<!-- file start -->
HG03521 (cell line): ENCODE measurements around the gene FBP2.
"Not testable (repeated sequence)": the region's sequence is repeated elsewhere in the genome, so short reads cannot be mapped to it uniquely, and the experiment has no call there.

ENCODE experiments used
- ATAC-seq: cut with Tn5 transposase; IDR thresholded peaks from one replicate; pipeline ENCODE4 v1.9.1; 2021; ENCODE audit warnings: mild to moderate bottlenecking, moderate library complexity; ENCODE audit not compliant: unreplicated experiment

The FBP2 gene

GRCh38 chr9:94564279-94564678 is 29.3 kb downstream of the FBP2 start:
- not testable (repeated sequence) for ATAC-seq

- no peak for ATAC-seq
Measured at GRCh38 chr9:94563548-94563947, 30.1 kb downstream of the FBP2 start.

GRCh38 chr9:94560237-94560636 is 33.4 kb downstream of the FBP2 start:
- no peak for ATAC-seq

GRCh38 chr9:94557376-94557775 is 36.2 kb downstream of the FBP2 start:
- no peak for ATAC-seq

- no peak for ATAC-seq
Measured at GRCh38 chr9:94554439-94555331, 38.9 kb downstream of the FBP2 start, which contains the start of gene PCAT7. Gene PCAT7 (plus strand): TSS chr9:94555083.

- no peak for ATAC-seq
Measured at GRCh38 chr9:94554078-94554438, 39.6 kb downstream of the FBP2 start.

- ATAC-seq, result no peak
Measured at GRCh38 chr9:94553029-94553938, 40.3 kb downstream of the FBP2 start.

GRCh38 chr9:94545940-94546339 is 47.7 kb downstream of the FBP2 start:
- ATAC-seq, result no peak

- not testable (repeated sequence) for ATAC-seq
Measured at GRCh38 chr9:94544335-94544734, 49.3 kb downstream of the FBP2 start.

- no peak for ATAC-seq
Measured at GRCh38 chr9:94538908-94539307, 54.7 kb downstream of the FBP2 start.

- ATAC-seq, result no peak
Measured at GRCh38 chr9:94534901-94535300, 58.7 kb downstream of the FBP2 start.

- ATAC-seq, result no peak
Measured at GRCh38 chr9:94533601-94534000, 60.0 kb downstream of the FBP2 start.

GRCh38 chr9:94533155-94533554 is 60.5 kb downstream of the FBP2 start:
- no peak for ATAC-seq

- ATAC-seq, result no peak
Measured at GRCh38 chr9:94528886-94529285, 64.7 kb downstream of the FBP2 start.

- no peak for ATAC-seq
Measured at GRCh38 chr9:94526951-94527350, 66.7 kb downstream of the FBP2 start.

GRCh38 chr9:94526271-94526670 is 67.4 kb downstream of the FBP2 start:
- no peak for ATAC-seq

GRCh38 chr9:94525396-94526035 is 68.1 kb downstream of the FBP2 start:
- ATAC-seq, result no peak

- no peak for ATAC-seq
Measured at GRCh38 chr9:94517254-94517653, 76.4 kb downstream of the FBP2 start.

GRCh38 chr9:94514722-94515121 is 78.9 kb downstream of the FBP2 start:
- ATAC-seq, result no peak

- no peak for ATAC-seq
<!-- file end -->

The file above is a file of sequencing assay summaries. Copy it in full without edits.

HG03521 (cell line): ENCODE measurements around the gene FBP2.
"Not testable (repeated sequence)": the region's sequence is repeated elsewhere in the genome, so short reads cannot be mapped to it uniquely, and the experiment has no call there.

ENCODE experiments used
- ATAC-seq: cut with Tn5 transposase; IDR thresholded peaks from one replicate; pipeline ENCODE4 v1.9.1; 2021; ENCODE audit warnings: mild to moderate bottlenecking, moderate library complexity; ENCODE audit not compliant: unreplicated experiment

The FBP2 gene

GRCh38 chr9:94564279-94564678 is 29.3 kb downstream of the FBP2 start:
- not testable (repeated sequence) for ATAC-seq

- no peak for ATAC-seq
Measured at GRCh38 chr9:94563548-94563947, 30.1 kb downstream of the FBP2 start.

GRCh38 chr9:94560237-94560636 is 33.4 kb downstream of the FBP2 start:
- no peak for ATAC-seq

GRCh38 chr9:94557376-94557775 is 36.2 kb downstream of the FBP2 start:
- no peak for ATAC-seq

- no peak for ATAC-seq
Measured at GRCh38 chr9:94554439-94555331, 38.9 kb downstream of the FBP2 start, which contains the start of gene PCAT7. Gene PCAT7 (plus strand): TSS chr9:94555083.

- no peak for ATAC-seq
Measured at GRCh38 chr9:94554078-94554438, 39.6 kb downstream of the FBP2 start.

- ATAC-seq, result no peak
Measured at GRCh38 chr9:94553029-94553938, 40.3 kb downstream of the FBP2 start.

GRCh38 chr9:94545940-94546339 is 47.7 kb downstream of the FBP2 start:
- ATAC-seq, result no peak

- not testable (repeated sequence) for ATAC-seq
Measured at GRCh38 chr9:94544335-94544734, 49.3 kb downstream of the FBP2 start.

- no peak for ATAC-seq
Measured at GRCh38 chr9:94538908-94539307, 54.7 kb downstream of the FBP2 start.

- ATAC-seq, result no peak
Measured at GRCh38 chr9:94534901-94535300, 58.7 kb downstream of the FBP2 start.

- ATAC-seq, result no peak
Measured at GRCh38 chr9:94533601-94534000, 60.0 kb downstream of the FBP2 start.

GRCh38 chr9:94533155-94533554 is 60.5 kb downstream of the FBP2 start:
- no peak for ATAC-seq

- ATAC-seq, result no peak
Measured at GRCh38 chr9:94528886-94529285, 64.7 kb downstream of the FBP2 start.

- no peak for ATAC-seq
Measured at GRCh38 chr9:94526951-94527350, 66.7 kb downstream of the FBP2 start.

GRCh38 chr9:94526271-94526670 is 67.4 kb downstream of the FBP2 start:
- no peak for ATAC-seq

GRCh38 chr9:94525396-94526035 is 68.1 kb downstream of the FBP2 start:
- ATAC-seq, result no peak

- no peak for ATAC-seq
Measured at GRCh38 chr9:94517254-94517653, 76.4 kb downstream of the FBP2 start.

GRCh38 chr9:94514722-94515121 is 78.9 kb downstream of the FBP2 start:
- ATAC-seq, result no peak

- no peak for ATAC-seq